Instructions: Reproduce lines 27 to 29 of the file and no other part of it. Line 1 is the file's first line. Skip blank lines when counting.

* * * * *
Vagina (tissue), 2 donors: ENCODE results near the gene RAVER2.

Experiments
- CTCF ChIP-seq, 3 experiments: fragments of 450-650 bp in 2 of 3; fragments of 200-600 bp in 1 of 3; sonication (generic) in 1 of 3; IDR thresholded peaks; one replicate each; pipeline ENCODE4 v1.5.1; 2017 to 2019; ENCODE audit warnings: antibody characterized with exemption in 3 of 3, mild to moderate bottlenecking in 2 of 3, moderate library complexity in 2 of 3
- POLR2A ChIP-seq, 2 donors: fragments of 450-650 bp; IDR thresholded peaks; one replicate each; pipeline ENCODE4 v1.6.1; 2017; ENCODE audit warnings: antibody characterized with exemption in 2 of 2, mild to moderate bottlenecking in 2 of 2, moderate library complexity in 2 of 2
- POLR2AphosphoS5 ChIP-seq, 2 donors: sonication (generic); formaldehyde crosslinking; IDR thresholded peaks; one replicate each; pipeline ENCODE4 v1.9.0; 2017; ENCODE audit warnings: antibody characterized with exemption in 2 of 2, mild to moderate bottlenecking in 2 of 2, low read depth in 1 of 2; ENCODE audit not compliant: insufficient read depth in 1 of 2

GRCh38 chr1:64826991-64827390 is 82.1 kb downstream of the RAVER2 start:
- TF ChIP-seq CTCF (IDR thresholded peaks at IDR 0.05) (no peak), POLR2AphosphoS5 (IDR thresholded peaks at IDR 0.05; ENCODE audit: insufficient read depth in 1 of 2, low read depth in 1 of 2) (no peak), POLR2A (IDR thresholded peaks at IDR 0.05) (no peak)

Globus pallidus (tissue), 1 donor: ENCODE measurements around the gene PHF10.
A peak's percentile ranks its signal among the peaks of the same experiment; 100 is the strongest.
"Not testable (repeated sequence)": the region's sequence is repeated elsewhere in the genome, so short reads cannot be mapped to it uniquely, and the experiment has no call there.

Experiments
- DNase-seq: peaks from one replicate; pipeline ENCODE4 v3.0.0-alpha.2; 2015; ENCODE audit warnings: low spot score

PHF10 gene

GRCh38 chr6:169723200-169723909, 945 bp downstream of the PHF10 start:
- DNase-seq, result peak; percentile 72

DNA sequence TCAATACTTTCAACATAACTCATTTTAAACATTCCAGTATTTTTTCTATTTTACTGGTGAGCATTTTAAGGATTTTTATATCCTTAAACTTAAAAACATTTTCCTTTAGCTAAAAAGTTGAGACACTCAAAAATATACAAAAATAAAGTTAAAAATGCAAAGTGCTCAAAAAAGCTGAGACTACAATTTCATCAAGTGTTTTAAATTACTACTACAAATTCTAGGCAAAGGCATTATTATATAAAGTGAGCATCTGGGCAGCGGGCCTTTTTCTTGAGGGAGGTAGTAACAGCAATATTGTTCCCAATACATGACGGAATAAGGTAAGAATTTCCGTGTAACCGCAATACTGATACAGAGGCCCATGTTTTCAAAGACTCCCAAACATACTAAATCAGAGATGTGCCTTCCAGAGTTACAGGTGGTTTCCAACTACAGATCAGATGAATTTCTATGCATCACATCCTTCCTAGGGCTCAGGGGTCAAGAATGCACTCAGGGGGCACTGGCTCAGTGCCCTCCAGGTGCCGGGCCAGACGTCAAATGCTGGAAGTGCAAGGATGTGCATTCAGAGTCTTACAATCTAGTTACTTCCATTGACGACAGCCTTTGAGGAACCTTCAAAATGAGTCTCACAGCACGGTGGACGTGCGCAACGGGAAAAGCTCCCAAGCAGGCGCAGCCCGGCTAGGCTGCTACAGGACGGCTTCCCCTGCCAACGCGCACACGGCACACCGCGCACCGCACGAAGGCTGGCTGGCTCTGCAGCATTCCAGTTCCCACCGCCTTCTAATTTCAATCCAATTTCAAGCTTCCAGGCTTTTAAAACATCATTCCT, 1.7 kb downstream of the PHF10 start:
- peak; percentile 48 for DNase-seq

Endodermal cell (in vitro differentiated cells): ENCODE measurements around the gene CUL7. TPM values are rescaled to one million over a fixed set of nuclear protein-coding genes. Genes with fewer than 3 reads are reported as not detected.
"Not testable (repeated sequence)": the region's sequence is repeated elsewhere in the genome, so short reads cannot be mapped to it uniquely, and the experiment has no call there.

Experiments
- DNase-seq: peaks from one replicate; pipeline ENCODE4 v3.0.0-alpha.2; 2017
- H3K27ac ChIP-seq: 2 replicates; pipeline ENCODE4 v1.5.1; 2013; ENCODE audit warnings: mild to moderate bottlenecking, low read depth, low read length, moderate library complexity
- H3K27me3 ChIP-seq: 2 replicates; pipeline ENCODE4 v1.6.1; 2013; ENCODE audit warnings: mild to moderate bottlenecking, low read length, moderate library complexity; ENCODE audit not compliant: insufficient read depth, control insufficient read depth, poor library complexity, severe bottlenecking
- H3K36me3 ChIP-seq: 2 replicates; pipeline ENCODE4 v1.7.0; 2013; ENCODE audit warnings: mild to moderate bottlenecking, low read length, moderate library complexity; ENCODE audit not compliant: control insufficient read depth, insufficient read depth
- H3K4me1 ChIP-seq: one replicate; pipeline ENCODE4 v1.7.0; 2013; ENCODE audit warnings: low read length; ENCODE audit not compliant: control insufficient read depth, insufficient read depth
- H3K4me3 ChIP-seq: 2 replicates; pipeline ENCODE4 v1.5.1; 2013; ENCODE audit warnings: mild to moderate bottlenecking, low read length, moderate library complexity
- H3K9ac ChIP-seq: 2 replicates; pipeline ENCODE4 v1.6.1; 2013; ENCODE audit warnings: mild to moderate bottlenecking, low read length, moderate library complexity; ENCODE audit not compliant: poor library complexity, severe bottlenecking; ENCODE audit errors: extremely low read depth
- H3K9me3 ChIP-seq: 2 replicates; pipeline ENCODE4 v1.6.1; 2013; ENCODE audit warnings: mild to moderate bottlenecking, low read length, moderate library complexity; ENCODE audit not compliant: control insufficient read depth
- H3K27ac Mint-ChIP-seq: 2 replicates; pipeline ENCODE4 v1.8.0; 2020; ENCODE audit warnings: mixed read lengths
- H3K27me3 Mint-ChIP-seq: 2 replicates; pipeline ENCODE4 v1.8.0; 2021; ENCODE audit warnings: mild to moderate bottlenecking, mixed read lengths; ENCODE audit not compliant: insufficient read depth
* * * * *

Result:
- H3K9ac ChIP-seq: 2 replicates; pipeline ENCODE4 v1.6.1; 2013; ENCODE audit warnings: mild to moderate bottlenecking, low read length, moderate library complexity; ENCODE audit not compliant: poor library complexity, severe bottlenecking; ENCODE audit errors: extremely low read depth
- H3K9me3 ChIP-seq: 2 replicates; pipeline ENCODE4 v1.6.1; 2013; ENCODE audit warnings: mild to moderate bottlenecking, low read length, moderate library complexity; ENCODE audit not compliant: control insufficient read depth
- H3K27ac Mint-ChIP-seq: 2 replicates; pipeline ENCODE4 v1.8.0; 2020; ENCODE audit warnings: mixed read lengths